with broadcast reception can be caused by certain kinds of electrical machinery and appliances. It usually produces buzzing or clicking sounds. If your reception is spoilt by noises of this kind, and you are quite sure that your aerial is efficient and that your receiver is not at fault, the GENERAL POST OFFICE will help you to locate the cause and will suggest means of overcoming it. Too often the GPO is asked to help listeners who suffer interference because they haven’t put up effective aerials. Don’t give the GPO engineers unnecessary work, because in such cases they can only recommend your improving your aerial. This is specially important if you live rather far from the nearest BBC station. This advisory service, which is free of charge to wireless-licence holders, can be obtained by application at a main Post Office or to your local GPO Telephone Manager.





will also advise listeners whose reception is disturbed by private transmitting stations or by morse transmissions.

Home-Service wavelengths

434 metres692 kc/sLancashire, Yorkshire, Cheshire, Flint, Nottinghamshire, Derbyshire, LincolnshireMoorside Edge
371 〃809 〃ScotlandWesterglen, Burghead, Redmoss
341 〃881 〃WalesWashford, Penmon, Wrexham
330 〃908 〃London, S.E. England, Home CountiesBrookmans Park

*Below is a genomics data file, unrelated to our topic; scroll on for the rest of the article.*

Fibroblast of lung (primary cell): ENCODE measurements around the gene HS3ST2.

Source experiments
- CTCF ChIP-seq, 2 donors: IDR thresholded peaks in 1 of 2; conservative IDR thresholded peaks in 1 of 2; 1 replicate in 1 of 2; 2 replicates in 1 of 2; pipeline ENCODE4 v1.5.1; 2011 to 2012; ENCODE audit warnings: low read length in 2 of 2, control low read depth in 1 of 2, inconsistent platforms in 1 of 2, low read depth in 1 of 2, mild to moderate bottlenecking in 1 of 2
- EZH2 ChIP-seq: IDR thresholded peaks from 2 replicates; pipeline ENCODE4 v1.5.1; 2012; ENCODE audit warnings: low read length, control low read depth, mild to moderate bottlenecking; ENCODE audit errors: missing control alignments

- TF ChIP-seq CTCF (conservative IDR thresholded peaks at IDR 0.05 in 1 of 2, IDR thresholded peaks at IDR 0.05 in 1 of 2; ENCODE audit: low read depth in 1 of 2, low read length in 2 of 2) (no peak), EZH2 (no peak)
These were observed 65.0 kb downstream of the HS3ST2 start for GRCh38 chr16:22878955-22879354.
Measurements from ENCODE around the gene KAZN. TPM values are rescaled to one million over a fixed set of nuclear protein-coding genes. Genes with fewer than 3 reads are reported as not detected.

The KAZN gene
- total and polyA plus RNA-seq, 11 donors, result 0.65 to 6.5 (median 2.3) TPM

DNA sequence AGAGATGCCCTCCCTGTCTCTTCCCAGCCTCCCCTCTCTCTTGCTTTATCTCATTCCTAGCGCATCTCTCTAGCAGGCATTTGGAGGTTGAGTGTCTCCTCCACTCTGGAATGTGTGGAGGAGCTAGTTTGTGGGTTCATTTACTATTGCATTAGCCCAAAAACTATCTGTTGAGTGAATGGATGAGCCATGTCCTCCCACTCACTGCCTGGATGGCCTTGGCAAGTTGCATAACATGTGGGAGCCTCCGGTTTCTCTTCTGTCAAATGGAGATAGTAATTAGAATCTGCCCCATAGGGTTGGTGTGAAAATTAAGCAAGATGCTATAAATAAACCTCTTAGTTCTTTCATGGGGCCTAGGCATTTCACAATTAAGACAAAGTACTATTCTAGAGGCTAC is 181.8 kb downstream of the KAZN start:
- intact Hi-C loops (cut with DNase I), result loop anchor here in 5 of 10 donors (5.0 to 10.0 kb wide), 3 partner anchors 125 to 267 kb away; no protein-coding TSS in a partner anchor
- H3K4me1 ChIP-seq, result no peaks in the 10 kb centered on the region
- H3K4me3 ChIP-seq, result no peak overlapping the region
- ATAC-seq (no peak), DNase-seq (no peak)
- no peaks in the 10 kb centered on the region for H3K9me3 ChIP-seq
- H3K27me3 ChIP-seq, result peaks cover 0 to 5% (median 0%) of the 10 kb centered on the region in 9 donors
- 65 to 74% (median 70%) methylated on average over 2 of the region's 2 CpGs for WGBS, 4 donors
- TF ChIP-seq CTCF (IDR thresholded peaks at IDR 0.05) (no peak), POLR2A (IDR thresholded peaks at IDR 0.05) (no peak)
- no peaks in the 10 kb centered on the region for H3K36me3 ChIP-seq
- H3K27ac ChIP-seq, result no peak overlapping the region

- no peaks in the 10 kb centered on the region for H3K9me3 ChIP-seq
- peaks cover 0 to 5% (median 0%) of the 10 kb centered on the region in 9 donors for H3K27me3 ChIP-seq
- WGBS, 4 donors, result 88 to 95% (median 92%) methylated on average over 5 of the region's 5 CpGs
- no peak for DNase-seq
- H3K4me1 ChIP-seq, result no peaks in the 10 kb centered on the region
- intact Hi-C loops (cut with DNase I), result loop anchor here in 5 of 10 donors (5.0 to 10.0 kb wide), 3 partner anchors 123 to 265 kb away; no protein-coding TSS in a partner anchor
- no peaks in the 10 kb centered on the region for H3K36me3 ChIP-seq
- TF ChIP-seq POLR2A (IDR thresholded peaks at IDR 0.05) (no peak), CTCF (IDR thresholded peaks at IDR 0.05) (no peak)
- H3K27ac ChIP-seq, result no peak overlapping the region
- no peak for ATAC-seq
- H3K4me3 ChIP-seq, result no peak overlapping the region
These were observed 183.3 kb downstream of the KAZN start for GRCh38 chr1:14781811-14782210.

285 〃1052 〃Cornwall, S. Devon, Dorset, Isle of Wight, S. CoastStart Point
276 〃1088 〃Midland Counties and Norwich AreaDroitwich, Norwich
261 〃1151 〃(i) Northern IrelandLisnagarvey, Londonderry
  (ii) N.E. England, Scottish BorderStagshaw
206 〃1457 〃(i) Somerset, S. GloucestershireClevedon
  (ii) S. Hampshire, S. WiltshireBartley

Light-Programme wavelengths


In addition, there is an auxiliary service on 247 metres (1214 kc/s) having a restricted range, and serving:

Moray Firth area of Scotland
Edinburgh and Glasgow
Parts of Northern Ireland
S. Lancashire and S.W. Yorkshire
Redruth, Cornwall

Third-Programme wavelengths

464 METRES(647 kc/s)(i) serving places up to about 100 miles from Daventry, Northamptonshire.
  (ii) local services in Aberdeen, Glasgow, Edinburgh, and Newcastle-on-Tyne.
194 〃(1546 〃)serving Belfast, Bournemouth, Brighton, Cardiff, Dundee, Exeter, Hull, Leeds, Liverpool, Manchester, Portsmouth, Preston (Lancs.), Plymouth, Redruth, Sheffield, Southampton, and Stockton.

Two special cases

1. In certain districts where two of the programmes are very strong, a listener may sometimes notice a background of one of them when his receiver is tuned to the other. This is caused almost invariably by the effect of nearby domestic pipework, electric wiring, etc., on the aerial. The remedy is to provide a more efficient aerial erected well clear of such objects, preferably on a chimney stack.




2. Listeners who live very close to a transmitting station may find it difficult to eliminate that particular transmission. This can in many cases be cured by realignment of the internal circuits of the receiver, which will restore its original selectivity, but when this is insufficient, a good aerial should be used, to provide strong signals of the desired programmes, and a tuned wave-filter used to eliminate the local transmission. The manufacturer of the receiver will in most cases be able to supply or specify a suitable wave-filter, which should be connected between the aerial downlead and the aerial terminal of the receiver.

Published by the British Broadcasting Corporation, 35 Marylebone High Street, London, W.1, and printed by The Broadwater Press Ltd, Welwyn Garden City, Herts.

[No. 2184/5]